Racing: Dawn a real cool customer

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The Independent Online
Former high-class hunter-chaser Cool Dawn put himself in the Grand National reckoning here yesterday as he beat his stablemate Harwell Lad in the Betterware Cup. But the trainer Robert Alner missed the sparkling one-two for his Dorset yard, having opted to go to Lingfield to saddle Lets Rumble, also a winner.

Cool Dawn's owner and sometime jockey, Dido Harding, deputised, and confessed after the race that watching was infinitely more stressful than riding. She also admitted that she is likely to remain jocked-off the horse she partnered into second place in last year's Cheltenham Foxhunters as his talent has blossomed in professional hands.

She said: "I'm sorry to lose the ride, but he keeps winning, so I can't complain. It's wonderful to see his real ability coming through, and he seems to be getting better and better, and we're still not sure how good he is."

Team tactics came into play during the three-mile contest as the two stablemates set off in front. Andy Thornton, who sent Cool Dawn into the lead three out and brought him home nine lengths clear, said: "The idea was to help each other on the first circuit as the other horse is a bit quirky. We both like to be in front so we decided that Harwell Lad would go down the rails if we got the run of the race, which we did. It was ideal."

The lightly raced nine-year-old was winning his second successive race at Ascot and justified 5-2 favouritism without a repeat of the final-fence blunder that almost brought disaster last time. Cool Dawn earned a quote of 25-1 for the Grand National and may next tackle the Racing Post Chase at Kempton in February. The disappointment yesterday was the top-weight Unguided Missile, the winner two years ago and runner-up last time, and stablemate of the King George VI favourite One Man.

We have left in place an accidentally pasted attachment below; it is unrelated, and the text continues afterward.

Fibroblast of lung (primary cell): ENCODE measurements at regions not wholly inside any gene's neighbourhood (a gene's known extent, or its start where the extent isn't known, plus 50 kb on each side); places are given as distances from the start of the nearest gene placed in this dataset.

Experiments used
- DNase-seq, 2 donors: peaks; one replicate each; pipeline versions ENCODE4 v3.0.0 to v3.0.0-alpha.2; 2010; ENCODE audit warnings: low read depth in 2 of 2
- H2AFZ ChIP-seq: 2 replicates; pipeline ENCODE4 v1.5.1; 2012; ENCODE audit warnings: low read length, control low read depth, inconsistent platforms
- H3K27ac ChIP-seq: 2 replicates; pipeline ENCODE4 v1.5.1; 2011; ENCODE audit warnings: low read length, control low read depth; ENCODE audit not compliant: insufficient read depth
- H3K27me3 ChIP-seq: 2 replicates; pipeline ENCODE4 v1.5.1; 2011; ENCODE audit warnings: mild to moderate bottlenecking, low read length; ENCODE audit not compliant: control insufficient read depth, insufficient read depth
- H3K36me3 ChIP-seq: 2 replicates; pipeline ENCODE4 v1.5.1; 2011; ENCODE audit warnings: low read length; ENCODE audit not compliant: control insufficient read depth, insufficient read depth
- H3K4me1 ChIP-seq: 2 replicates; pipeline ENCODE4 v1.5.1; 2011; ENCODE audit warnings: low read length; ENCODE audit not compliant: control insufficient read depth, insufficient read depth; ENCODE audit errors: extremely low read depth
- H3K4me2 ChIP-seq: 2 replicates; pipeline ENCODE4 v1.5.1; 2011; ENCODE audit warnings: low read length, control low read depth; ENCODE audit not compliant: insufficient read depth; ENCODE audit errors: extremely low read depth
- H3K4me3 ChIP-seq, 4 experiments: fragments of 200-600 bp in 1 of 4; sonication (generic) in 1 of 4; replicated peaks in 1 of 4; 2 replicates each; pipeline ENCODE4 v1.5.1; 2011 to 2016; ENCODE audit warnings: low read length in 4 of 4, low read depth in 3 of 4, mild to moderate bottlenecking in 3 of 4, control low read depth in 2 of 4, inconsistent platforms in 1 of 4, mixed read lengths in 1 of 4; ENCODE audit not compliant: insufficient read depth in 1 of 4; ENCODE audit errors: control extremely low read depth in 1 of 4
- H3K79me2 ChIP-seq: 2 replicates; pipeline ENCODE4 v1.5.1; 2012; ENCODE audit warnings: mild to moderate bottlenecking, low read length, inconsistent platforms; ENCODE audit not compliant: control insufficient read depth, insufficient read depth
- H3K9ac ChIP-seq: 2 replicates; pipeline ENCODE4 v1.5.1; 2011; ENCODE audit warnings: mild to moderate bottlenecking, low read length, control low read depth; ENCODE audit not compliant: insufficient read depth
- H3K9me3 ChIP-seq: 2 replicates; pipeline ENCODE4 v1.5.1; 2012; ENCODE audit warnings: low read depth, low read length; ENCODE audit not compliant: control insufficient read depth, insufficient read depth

Christmas arrived five days early for the publican Paddy O'Donnell and the regulars at the Crown at Cricklewood with Paddy's Return's consummately easy victory in the Long Walk Hurdle. The joyous reception given by O'Donnell and his cronies to the winner, who had come into the final straight with Norman Williamson sitting up like a hussar and eased away to beat Pridwell by 19 lengths, reflected the magnitude of the bets landed.

O'Donnell's first reaction was to announce "Free drinks at the Crown until the New Year", and his second to nominate the Stayers' Hurdle at Cheltenham as the next target for Paddy's Return.

Algan, winner of the King George VI Chase three years ago, finished a lung-weary fifth and will not now be taking part in the big Boxing Day showpiece at Kempton on Friday.

Champion Hurdle candidate I'm Supposin' could finish only third behind Mr Markham in the Knights Royal Hurdle, but the trainer Richard Rowe was not despondent. "He's 17.2 hands and a full horse, and is still too big and fresh," he said. "It will take a few races to get him straight, but the target is Cheltenham in March, not Ascot in December."

Mr Markham, who fought back after being headed on the home turn, has the Supreme Novices' Hurdle as his Festival target in which he is likely to meet Wahiba Sands, who made it two out of two over timber in the Kennel Gate Novices' Hurdle, but did not impress his trainer and part-owner John Dunlop enough to enter him in the Champion.

At Navan, Imperial Call warmed up for a meeting with Dorans Pride in the Ericsson Chase next weekend with second place to Cockney Lad in a 21/2-mile hurdle race. Imperial Call had a 15-length lead three out, but Cockney Lad had him covered by the last obstacle and asserted on the run- in.

At Haydock, Paul Carberry was given a 10-day ban for deliberately trying to prevent a rival winning. Carberry, riding Premier Cru, tried to block Festive Teak in the bumper.

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